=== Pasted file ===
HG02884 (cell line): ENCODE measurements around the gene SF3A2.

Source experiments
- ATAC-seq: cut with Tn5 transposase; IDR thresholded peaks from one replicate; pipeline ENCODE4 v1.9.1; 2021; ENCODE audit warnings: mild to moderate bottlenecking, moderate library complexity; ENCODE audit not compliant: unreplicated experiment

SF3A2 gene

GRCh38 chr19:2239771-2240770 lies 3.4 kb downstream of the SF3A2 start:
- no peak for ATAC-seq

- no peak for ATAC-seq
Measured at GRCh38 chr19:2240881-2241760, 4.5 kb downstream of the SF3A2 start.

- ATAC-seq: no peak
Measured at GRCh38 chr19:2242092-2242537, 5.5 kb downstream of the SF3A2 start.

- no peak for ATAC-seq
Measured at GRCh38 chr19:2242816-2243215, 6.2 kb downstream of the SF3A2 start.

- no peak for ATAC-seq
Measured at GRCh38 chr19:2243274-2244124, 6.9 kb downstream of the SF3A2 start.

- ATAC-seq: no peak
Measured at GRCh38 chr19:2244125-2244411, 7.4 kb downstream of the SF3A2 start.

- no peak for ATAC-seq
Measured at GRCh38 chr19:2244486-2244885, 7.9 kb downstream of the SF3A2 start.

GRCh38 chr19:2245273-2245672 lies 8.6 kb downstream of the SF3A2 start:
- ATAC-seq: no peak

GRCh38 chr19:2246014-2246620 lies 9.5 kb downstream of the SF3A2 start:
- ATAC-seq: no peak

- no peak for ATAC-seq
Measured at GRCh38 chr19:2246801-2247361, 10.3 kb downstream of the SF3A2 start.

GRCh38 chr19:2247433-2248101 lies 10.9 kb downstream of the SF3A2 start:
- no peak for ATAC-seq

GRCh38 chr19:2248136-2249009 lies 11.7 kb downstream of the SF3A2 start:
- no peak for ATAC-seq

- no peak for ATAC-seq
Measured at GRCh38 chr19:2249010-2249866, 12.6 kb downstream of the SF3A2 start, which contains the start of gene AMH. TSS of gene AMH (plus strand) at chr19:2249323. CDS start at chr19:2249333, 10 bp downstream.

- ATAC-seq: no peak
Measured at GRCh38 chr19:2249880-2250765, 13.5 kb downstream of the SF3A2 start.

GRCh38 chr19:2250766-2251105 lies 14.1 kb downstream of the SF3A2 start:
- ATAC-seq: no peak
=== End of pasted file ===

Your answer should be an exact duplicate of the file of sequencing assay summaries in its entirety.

HG02884 (cell line): ENCODE measurements around the gene SF3A2.

Source experiments
- ATAC-seq: cut with Tn5 transposase; IDR thresholded peaks from one replicate; pipeline ENCODE4 v1.9.1; 2021; ENCODE audit warnings: mild to moderate bottlenecking, moderate library complexity; ENCODE audit not compliant: unreplicated experiment

SF3A2 gene

GRCh38 chr19:2239771-2240770 lies 3.4 kb downstream of the SF3A2 start:
- no peak for ATAC-seq

- no peak for ATAC-seq
Measured at GRCh38 chr19:2240881-2241760, 4.5 kb downstream of the SF3A2 start.

- ATAC-seq: no peak
Measured at GRCh38 chr19:2242092-2242537, 5.5 kb downstream of the SF3A2 start.

- no peak for ATAC-seq
Measured at GRCh38 chr19:2242816-2243215, 6.2 kb downstream of the SF3A2 start.

- no peak for ATAC-seq
Measured at GRCh38 chr19:2243274-2244124, 6.9 kb downstream of the SF3A2 start.

- ATAC-seq: no peak
Measured at GRCh38 chr19:2244125-2244411, 7.4 kb downstream of the SF3A2 start.

- no peak for ATAC-seq
Measured at GRCh38 chr19:2244486-2244885, 7.9 kb downstream of the SF3A2 start.

GRCh38 chr19:2245273-2245672 lies 8.6 kb downstream of the SF3A2 start:
- ATAC-seq: no peak

GRCh38 chr19:2246014-2246620 lies 9.5 kb downstream of the SF3A2 start:
- ATAC-seq: no peak

- no peak for ATAC-seq
Measured at GRCh38 chr19:2246801-2247361, 10.3 kb downstream of the SF3A2 start.

GRCh38 chr19:2247433-2248101 lies 10.9 kb downstream of the SF3A2 start:
- no peak for ATAC-seq

GRCh38 chr19:2248136-2249009 lies 11.7 kb downstream of the SF3A2 start:
- no peak for ATAC-seq

- no peak for ATAC-seq
Measured at GRCh38 chr19:2249010-2249866, 12.6 kb downstream of the SF3A2 start, which contains the start of gene AMH. TSS of gene AMH (plus strand) at chr19:2249323. CDS start at chr19:2249333, 10 bp downstream.

- ATAC-seq: no peak
Measured at GRCh38 chr19:2249880-2250765, 13.5 kb downstream of the SF3A2 start.

GRCh38 chr19:2250766-2251105 lies 14.1 kb downstream of the SF3A2 start:
- ATAC-seq: no peak